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Bosses should speak truth to power

In the spirit of this post I will get straight to the point. I have a polite request to make of business leaders in the foodservice sector: make 2023 the year you use your voice and status to make governments take sustainability more seriously.

The reason is simple. Experts in climate science and food system sustainability are largely in agreement that UK government policies to deliver net-zero, nature recovery and other key environmental objectives are hopelessly underpowered. From the net-zero strategy through to the government response to Henry Dimbleby’s food strategy the gap between what experts say is required and current government policy is yawning.

Part of the reason for this is an institutional fear among politicians – particularly, although not exclusively, those on the right – of being seen to place unnecessary burdens on business. Business-friendly regulation is less regulation according to the conventional Whitehall playbook.

For some years I’ve been convinced this is simply not the case. Conversations I have with business leaders suggest that business-friendly regulation is in fact good regulation which creates a level playing field whereby laggards in areas such as health and sustainability don’t stand to profit from their inaction. Good regulation also provides businesses with the certainty they need to invest.

I’ve become even more convinced of this following the response to a recent article I wrote in which food industry experts were asked to offer some predictions for 2023. Here’s a sample of responses to the question ‘what do you want to hear from government(s) in 2023?’ “Mandate the measurement and reporting of food waste”. “Enact more legislation to ensure the polluter pays.” “[Accelerate] leadership, commitment and action […] to cut carbon emissions.”

It’s language you might expect to hear from agitators within the NGO community rather than senior leaders in the foodservice sector, yet the executives involved are from Sodexo, Adnams and KFC respectively.

It’s encouraging that industry leaders have the confidence to express such views in print, but it’s not enough to uproot the political consensus that for businesses red tape is like a red rag to a bull.

On the contrary, politicians are quicker than ever to row back from interventionist policies at the first sign of rebellion, even though the backlash is invariably led by trade bodies who by their nature have to adopt the position of the least progressive members (the recent retreat on junk food promotions is a case in point).

Yet businesses do have the power to advance environmental and social causes when they are prepared to put their heads above the parapet. Tesco is a good example. The grocer’s transformation under former CEO Dave Lewis saw the ex-Unilever boss position it as an advocate of more interventionist policies, perhaps most notably on the subject of food waste. It’s surely no coincidence that the government last year mustered the courage to consult on mandatory food waste reporting (whether it will be brave enough to enact it is a different matter), something Lewis had consistently called for in public fora and that Tesco has for several years published voluntarily.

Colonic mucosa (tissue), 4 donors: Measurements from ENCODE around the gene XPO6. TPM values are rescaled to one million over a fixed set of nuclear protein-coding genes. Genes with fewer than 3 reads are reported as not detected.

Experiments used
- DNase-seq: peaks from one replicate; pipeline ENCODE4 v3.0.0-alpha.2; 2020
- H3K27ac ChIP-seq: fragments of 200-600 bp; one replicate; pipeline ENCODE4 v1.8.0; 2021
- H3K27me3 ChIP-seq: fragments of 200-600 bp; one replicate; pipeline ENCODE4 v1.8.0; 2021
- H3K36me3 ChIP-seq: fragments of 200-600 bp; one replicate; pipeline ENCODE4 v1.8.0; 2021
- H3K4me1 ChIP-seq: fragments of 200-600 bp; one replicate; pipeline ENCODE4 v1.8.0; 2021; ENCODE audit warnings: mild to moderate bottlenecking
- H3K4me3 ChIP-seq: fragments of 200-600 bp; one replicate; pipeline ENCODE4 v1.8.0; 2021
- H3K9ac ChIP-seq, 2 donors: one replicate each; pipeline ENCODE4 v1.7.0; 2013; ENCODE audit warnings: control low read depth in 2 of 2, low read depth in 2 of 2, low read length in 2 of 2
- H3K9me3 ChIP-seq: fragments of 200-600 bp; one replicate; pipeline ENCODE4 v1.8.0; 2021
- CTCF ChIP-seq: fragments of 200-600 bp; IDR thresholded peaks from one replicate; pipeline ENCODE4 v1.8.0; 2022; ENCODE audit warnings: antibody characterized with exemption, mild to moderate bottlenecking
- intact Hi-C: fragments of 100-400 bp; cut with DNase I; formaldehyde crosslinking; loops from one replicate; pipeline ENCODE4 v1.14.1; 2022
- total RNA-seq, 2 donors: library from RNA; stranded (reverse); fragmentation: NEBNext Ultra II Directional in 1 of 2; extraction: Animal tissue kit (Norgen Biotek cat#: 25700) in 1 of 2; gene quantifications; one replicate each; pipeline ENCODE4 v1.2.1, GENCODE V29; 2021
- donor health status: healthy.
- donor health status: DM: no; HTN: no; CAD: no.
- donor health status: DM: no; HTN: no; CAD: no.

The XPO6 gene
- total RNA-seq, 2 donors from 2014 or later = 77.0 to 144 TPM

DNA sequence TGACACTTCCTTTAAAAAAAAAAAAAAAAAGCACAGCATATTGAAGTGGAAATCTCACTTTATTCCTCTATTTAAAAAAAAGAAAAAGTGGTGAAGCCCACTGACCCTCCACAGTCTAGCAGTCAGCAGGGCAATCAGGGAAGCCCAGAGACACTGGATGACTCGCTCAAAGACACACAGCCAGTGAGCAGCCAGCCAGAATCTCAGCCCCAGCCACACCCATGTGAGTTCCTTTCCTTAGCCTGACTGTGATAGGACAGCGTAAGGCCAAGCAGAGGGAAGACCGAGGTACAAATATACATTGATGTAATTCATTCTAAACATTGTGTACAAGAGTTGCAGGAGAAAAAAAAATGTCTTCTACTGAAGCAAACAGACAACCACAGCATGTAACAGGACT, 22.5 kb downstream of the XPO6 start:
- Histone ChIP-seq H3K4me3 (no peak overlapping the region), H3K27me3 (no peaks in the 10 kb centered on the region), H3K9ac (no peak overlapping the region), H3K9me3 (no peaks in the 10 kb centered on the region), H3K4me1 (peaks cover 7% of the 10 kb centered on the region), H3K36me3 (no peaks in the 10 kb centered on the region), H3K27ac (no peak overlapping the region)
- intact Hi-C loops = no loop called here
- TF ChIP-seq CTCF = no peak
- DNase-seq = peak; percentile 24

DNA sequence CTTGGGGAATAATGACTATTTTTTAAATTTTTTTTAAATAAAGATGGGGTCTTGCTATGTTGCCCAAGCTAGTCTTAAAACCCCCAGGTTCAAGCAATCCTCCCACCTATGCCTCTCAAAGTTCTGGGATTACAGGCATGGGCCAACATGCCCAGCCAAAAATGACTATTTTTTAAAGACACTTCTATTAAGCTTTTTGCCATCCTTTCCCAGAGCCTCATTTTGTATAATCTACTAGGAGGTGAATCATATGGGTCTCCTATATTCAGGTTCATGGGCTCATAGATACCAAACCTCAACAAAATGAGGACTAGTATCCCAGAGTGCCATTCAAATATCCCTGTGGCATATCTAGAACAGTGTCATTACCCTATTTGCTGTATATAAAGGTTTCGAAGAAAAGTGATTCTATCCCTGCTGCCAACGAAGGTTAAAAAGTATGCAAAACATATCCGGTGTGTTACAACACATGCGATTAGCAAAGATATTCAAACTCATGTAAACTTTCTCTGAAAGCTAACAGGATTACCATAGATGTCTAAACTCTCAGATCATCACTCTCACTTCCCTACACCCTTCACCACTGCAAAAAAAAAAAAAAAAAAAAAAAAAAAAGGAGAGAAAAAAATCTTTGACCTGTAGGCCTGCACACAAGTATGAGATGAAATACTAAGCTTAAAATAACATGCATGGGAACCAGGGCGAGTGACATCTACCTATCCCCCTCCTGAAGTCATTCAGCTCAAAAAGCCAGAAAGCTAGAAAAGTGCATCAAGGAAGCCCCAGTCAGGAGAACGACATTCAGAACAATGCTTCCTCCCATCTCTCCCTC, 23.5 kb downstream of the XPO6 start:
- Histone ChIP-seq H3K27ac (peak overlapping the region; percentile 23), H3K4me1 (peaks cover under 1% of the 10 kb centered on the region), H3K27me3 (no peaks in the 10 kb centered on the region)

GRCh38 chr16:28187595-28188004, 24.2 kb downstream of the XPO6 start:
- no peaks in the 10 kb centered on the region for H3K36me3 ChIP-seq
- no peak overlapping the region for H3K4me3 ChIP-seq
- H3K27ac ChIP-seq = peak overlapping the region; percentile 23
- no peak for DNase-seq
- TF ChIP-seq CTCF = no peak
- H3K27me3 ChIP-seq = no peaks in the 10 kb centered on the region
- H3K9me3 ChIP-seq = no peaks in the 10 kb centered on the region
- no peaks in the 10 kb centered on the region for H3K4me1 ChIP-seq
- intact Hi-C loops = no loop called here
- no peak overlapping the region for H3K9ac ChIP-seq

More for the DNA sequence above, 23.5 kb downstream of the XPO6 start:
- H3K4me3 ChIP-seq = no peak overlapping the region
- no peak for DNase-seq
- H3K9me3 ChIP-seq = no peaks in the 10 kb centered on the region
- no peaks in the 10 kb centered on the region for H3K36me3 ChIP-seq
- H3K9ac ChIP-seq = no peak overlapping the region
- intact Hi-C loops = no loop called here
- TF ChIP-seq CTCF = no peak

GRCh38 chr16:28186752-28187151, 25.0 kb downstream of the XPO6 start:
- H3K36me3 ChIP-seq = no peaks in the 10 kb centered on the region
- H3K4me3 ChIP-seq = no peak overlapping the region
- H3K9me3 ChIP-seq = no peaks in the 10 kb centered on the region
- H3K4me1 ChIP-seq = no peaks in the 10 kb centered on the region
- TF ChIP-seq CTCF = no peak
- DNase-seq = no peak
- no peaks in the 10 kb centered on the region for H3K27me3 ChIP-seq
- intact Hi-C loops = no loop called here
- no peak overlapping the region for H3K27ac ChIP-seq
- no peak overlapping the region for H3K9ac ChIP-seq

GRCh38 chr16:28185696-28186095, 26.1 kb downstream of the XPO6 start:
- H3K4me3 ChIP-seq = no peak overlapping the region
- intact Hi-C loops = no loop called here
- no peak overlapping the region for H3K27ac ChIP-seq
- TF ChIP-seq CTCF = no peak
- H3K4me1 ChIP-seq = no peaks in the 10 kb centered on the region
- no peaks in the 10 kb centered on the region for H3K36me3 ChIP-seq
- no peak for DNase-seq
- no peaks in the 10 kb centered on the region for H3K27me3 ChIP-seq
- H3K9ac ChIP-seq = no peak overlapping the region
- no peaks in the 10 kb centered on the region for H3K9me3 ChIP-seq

I’m not advocating that food sector CEOs march on Downing Street with megaphone in hand and a Benny Hill soundtrack on repeat (anti-Brexit campaigner Steve Bray has already cornered that particular market) but I would like to see leaders being more forceful and public in stating a view that I believe is held by a largely silent majority – that governments help businesses when they create a clear, consistent framework for delivering national ambitions such as net-zero.

It’s not rocket science to state that if businesses are to deliver against their net-zero ambitions they will need the state to provide the infrastructure and policies that, for example, support the electrification of the road network; provide incentives for more sustainable farming; or deliver consistent waste collections and recycling.

Consider too the big catering businesses – like Compass and Sodexo – that have put a shift to more plant-based menus at the centre of their net-zero transition. A government prepared to advocate for less and better meat consumption – by incorporating sustainability into dietary guidelines for instance – could help drive market demand. But beyond nutrition, calling for dietary change remains politically toxic. Imagine how that might change if the heads of corporations that buy meat in large volumes told ministers this is the kind of language they are comfortable hearing.

The Labour party under Sir Keir Starmer has launched a charm offensive among company bosses as it seeks to snatch the mantle of ‘the party of business’ from the Conservatives, who will surely retaliate in kind. This puts business leaders in a powerful position leading up to the next general election. Those wanting to see a more assertive government where food and environmental issues are concerned must not let the opportunity go to waste.

*This blog is adapted from an article published by Footprint Media

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